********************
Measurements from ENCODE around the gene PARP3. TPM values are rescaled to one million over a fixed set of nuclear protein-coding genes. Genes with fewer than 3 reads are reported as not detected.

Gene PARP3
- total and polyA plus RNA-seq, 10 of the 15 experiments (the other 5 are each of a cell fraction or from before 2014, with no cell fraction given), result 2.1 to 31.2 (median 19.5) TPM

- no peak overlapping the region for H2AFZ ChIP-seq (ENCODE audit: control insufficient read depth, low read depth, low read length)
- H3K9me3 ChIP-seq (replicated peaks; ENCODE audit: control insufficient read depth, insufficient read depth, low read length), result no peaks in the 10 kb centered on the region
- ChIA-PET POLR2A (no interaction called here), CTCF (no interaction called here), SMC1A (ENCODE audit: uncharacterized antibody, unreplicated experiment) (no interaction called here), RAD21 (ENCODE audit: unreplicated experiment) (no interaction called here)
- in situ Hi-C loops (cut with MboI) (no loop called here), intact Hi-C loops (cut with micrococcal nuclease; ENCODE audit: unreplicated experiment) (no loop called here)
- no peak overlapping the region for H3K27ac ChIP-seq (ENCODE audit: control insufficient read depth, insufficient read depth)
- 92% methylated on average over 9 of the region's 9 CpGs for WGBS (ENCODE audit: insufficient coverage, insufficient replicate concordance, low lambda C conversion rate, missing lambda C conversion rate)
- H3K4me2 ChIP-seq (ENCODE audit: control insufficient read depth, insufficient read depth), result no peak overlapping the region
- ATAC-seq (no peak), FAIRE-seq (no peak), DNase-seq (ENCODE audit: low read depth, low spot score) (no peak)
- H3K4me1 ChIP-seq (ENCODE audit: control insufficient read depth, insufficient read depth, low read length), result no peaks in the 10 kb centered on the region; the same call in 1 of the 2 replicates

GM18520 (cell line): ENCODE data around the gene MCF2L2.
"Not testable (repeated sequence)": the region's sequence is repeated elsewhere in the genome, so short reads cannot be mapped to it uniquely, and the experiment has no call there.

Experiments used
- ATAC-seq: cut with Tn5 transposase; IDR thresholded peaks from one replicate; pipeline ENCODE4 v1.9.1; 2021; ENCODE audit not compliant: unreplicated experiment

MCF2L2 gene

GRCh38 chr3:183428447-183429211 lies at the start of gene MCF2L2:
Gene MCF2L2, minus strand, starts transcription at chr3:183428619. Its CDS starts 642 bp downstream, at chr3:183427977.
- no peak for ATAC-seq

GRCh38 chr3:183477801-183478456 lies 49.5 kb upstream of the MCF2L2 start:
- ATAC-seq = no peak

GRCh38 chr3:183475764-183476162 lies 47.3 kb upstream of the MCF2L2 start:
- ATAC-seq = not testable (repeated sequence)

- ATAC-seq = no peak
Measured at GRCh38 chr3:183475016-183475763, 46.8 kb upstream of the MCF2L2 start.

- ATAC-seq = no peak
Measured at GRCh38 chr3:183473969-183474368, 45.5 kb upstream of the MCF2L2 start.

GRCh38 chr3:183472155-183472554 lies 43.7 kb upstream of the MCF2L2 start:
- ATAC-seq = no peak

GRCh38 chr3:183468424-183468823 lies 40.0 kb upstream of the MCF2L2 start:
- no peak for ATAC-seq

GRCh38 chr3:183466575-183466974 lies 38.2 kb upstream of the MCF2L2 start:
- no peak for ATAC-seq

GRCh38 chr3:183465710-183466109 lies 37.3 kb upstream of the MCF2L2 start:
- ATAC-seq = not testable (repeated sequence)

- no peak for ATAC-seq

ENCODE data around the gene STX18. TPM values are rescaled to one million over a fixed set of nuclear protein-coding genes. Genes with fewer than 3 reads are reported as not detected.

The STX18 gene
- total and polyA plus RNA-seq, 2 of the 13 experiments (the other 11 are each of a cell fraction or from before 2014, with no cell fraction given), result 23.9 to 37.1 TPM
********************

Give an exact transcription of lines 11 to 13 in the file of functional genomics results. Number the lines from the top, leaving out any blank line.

- ATAC-seq (no peak), FAIRE-seq (no peak), DNase-seq (ENCODE audit: low read depth, low spot score) (no peak)
- H3K4me1 ChIP-seq (ENCODE audit: control insufficient read depth, insufficient read depth, low read length), result no peaks in the 10 kb centered on the region; the same call in 1 of the 2 replicates

GM18520 (cell line): ENCODE data around the gene MCF2L2.